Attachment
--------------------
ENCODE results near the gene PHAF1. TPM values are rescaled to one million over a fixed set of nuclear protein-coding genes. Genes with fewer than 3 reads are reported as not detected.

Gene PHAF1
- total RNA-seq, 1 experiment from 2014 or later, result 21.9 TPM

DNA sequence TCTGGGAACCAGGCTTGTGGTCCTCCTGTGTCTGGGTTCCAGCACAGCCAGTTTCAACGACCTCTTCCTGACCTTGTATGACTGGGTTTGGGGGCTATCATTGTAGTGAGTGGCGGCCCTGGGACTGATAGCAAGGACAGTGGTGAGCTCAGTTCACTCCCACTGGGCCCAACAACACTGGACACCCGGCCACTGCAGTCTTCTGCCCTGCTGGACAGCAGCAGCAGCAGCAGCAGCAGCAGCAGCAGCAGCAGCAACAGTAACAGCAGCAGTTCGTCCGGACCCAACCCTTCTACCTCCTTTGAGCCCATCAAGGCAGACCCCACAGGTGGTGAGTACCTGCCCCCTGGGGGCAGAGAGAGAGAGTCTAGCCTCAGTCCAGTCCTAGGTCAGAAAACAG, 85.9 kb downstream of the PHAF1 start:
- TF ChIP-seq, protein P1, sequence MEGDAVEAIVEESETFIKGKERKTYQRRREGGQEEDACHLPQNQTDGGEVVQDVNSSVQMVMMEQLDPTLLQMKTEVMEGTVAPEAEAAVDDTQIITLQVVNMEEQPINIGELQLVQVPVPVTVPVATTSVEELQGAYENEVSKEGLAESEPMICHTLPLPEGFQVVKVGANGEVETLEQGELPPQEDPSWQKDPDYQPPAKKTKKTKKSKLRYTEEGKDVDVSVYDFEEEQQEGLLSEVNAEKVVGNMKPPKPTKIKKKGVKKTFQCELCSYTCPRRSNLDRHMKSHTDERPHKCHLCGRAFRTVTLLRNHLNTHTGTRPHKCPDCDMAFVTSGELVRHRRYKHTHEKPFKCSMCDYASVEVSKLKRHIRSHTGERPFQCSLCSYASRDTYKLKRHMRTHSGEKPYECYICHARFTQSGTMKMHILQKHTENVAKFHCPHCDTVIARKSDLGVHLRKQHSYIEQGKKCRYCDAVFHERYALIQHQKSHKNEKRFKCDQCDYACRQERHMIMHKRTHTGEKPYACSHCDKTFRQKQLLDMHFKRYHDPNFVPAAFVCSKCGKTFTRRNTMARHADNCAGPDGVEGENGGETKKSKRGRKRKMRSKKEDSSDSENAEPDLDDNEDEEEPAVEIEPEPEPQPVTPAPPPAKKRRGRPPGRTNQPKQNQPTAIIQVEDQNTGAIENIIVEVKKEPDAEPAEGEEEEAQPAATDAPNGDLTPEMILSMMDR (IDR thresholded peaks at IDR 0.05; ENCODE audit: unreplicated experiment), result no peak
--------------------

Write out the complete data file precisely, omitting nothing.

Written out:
ENCODE results near the gene PHAF1. TPM values are rescaled to one million over a fixed set of nuclear protein-coding genes. Genes with fewer than 3 reads are reported as not detected.

Gene PHAF1
- total RNA-seq, 1 experiment from 2014 or later, result 21.9 TPM

DNA sequence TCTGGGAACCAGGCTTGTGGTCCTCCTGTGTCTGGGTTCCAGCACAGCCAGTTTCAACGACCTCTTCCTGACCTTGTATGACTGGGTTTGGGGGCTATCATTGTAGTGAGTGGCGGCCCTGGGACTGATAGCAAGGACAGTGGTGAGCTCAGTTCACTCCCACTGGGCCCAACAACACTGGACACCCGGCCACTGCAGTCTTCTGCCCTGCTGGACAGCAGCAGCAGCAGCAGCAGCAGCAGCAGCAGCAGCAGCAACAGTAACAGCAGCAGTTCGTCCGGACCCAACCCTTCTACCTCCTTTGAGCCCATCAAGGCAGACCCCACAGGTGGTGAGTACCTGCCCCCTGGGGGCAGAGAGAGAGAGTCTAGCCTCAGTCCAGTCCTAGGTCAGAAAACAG, 85.9 kb downstream of the PHAF1 start:
- TF ChIP-seq, protein P1, sequence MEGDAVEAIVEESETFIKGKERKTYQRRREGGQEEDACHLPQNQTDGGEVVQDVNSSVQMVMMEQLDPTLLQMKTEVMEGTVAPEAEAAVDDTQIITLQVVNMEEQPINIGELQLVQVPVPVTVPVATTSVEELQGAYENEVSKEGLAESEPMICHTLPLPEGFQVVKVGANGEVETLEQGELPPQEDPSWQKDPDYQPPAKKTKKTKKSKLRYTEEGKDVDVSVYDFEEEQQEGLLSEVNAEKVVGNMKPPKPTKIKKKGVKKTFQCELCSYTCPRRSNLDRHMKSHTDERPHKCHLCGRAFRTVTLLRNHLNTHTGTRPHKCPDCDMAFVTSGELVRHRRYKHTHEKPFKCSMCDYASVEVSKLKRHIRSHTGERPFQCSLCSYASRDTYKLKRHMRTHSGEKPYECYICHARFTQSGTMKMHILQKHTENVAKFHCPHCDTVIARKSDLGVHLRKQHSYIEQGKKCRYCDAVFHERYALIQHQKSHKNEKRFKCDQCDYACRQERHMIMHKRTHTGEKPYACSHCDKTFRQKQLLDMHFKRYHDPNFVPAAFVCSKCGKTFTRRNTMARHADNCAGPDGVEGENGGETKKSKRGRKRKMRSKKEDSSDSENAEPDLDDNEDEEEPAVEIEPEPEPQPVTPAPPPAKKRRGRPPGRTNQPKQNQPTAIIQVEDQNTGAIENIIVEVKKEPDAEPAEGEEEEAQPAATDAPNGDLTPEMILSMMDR (IDR thresholded peaks at IDR 0.05; ENCODE audit: unreplicated experiment), result no peak